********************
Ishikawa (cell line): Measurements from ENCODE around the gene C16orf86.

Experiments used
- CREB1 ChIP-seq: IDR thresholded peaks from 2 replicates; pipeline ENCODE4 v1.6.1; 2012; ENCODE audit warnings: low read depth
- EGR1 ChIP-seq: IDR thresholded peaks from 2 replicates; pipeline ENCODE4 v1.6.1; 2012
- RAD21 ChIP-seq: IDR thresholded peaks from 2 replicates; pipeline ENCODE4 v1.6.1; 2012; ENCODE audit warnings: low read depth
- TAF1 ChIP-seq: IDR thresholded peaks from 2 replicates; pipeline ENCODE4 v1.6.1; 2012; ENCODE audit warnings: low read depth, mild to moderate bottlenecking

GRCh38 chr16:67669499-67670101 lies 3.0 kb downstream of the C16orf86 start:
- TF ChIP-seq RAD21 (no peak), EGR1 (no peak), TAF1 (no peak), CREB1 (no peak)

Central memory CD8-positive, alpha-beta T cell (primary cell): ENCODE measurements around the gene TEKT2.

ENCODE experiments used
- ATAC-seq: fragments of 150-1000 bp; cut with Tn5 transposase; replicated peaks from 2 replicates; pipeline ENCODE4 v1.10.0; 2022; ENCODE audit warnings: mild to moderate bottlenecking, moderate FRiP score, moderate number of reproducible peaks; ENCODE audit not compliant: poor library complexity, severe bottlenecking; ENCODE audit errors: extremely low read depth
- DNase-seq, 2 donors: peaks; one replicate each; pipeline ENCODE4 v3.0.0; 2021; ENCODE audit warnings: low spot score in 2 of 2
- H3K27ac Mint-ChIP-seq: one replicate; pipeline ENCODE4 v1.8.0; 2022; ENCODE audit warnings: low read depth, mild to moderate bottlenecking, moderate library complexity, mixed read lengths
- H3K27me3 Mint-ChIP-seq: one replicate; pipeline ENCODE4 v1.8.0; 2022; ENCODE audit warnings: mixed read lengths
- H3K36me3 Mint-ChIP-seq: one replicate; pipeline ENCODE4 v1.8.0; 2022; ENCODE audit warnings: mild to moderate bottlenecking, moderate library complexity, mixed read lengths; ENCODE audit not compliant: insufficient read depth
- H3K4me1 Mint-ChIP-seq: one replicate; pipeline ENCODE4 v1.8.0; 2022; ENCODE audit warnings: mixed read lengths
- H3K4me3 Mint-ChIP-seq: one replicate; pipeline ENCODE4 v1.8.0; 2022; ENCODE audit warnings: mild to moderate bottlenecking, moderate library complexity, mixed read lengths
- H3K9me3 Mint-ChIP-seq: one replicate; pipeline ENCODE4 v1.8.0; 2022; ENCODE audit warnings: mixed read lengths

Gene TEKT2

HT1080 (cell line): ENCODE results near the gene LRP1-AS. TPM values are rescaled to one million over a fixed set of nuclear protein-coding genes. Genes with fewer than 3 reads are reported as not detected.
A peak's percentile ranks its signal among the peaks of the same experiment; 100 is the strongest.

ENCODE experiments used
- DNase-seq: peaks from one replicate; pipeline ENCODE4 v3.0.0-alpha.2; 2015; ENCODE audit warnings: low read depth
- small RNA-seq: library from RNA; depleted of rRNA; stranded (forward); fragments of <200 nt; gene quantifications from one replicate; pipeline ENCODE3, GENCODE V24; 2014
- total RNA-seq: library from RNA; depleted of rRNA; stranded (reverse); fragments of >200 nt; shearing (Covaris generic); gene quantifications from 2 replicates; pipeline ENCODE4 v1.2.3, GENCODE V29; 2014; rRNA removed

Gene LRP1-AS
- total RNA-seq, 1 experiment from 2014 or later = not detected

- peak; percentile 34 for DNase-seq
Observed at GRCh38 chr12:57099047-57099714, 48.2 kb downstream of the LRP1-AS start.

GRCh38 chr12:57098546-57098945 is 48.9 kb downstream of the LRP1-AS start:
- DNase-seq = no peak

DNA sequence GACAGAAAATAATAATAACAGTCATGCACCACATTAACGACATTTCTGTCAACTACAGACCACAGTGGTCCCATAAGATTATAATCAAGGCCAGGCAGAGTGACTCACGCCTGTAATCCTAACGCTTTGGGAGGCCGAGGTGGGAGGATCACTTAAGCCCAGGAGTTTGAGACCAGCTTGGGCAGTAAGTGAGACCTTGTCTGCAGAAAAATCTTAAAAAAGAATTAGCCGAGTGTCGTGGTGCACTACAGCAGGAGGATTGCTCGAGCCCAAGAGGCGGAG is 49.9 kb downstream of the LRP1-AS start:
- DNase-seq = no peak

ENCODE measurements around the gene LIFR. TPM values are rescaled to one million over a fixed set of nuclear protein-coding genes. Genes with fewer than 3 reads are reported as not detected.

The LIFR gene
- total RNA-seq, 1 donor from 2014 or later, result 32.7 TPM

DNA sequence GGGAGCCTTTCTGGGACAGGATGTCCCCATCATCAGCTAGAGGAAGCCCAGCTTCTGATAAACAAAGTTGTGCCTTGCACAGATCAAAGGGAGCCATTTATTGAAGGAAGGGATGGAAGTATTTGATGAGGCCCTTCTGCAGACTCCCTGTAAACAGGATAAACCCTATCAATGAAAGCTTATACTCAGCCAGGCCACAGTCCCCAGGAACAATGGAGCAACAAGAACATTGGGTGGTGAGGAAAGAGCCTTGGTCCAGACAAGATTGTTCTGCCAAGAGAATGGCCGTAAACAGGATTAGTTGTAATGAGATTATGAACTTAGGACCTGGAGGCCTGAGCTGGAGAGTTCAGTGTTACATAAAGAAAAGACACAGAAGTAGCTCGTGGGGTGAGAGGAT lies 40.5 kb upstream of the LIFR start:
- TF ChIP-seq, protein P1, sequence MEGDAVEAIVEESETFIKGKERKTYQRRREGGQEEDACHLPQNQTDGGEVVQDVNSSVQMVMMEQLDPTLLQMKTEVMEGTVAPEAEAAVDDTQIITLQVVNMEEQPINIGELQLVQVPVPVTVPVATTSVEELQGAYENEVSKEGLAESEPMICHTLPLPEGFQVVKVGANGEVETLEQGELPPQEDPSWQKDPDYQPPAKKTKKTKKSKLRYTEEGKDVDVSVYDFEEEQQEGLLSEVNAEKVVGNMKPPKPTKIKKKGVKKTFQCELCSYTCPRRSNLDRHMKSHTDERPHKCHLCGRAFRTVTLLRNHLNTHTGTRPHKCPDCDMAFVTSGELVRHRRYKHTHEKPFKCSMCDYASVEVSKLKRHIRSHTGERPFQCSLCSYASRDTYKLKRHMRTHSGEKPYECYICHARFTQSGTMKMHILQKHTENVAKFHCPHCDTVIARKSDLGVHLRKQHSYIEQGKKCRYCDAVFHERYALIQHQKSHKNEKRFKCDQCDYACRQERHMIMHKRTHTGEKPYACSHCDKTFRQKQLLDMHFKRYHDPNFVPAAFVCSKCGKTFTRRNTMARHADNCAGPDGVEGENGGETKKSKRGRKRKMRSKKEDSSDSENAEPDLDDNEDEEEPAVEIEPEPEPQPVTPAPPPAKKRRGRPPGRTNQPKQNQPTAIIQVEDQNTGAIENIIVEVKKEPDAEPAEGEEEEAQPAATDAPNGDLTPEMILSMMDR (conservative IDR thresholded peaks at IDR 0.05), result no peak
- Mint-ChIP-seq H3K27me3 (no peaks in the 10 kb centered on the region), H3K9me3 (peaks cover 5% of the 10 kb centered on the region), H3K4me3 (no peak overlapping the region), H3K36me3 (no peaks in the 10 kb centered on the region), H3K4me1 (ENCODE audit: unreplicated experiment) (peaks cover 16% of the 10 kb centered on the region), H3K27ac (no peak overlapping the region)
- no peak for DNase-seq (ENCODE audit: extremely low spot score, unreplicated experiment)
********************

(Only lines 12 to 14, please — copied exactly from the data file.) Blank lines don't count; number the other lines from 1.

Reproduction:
- DNase-seq, 2 donors: peaks; one replicate each; pipeline ENCODE4 v3.0.0; 2021; ENCODE audit warnings: low spot score in 2 of 2
- H3K27ac Mint-ChIP-seq: one replicate; pipeline ENCODE4 v1.8.0; 2022; ENCODE audit warnings: low read depth, mild to moderate bottlenecking, moderate library complexity, mixed read lengths
- H3K27me3 Mint-ChIP-seq: one replicate; pipeline ENCODE4 v1.8.0; 2022; ENCODE audit warnings: mixed read lengths